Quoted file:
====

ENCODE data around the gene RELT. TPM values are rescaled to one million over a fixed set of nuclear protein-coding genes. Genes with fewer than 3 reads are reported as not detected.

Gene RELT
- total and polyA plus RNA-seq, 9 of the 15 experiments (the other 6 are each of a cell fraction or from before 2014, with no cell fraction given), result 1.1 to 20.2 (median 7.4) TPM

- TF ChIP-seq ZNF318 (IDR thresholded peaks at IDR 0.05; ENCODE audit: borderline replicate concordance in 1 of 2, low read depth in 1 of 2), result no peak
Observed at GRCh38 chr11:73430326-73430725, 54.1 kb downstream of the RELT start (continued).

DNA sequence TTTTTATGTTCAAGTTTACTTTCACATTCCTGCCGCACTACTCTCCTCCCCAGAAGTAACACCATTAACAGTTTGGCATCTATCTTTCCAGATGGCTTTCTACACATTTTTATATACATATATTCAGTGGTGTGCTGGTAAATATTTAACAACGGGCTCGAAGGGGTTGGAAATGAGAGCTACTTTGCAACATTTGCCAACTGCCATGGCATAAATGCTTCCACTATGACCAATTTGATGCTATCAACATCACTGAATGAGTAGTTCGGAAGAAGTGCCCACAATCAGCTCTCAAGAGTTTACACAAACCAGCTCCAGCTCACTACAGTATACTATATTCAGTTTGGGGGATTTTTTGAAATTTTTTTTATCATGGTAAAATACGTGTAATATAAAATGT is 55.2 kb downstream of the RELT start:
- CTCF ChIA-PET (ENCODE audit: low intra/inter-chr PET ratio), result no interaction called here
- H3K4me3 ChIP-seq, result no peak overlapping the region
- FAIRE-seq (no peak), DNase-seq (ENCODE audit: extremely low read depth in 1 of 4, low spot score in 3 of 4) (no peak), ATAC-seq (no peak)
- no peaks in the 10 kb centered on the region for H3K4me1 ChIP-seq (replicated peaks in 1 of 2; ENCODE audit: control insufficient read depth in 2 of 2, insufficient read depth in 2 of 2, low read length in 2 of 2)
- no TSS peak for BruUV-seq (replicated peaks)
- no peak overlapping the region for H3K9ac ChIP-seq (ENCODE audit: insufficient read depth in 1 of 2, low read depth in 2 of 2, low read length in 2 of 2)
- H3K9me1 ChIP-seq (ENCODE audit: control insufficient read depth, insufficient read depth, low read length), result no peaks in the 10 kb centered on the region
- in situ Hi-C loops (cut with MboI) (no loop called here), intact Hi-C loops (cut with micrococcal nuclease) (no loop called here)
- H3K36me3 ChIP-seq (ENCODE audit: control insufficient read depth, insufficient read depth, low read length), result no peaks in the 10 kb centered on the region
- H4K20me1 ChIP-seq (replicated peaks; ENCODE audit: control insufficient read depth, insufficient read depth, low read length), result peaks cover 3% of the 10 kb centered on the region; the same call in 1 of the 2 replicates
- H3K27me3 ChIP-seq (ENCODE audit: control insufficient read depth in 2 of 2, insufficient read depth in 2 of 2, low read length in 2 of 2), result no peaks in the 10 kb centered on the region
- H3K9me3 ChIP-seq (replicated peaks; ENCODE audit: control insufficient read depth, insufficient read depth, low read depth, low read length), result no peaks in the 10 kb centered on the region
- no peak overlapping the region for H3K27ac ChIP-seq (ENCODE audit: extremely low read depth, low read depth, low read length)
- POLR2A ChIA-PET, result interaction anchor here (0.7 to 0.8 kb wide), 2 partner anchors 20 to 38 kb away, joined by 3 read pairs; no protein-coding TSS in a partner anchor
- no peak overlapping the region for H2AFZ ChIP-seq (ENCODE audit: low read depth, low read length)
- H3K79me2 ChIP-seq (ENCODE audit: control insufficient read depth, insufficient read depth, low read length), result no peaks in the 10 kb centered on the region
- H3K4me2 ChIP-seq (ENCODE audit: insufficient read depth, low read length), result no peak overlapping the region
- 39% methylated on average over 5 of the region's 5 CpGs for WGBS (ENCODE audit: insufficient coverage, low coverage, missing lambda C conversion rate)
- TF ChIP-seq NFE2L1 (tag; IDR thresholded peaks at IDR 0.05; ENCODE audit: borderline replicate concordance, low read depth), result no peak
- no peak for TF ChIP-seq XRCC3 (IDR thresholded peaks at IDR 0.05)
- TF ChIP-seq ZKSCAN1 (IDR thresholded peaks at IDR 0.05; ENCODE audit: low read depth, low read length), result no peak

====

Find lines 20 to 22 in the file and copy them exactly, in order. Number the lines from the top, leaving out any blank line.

- POLR2A ChIA-PET, result interaction anchor here (0.7 to 0.8 kb wide), 2 partner anchors 20 to 38 kb away, joined by 3 read pairs; no protein-coding TSS in a partner anchor
- no peak overlapping the region for H2AFZ ChIP-seq (ENCODE audit: low read depth, low read length)
- H3K79me2 ChIP-seq (ENCODE audit: control insufficient read depth, insufficient read depth, low read length), result no peaks in the 10 kb centered on the region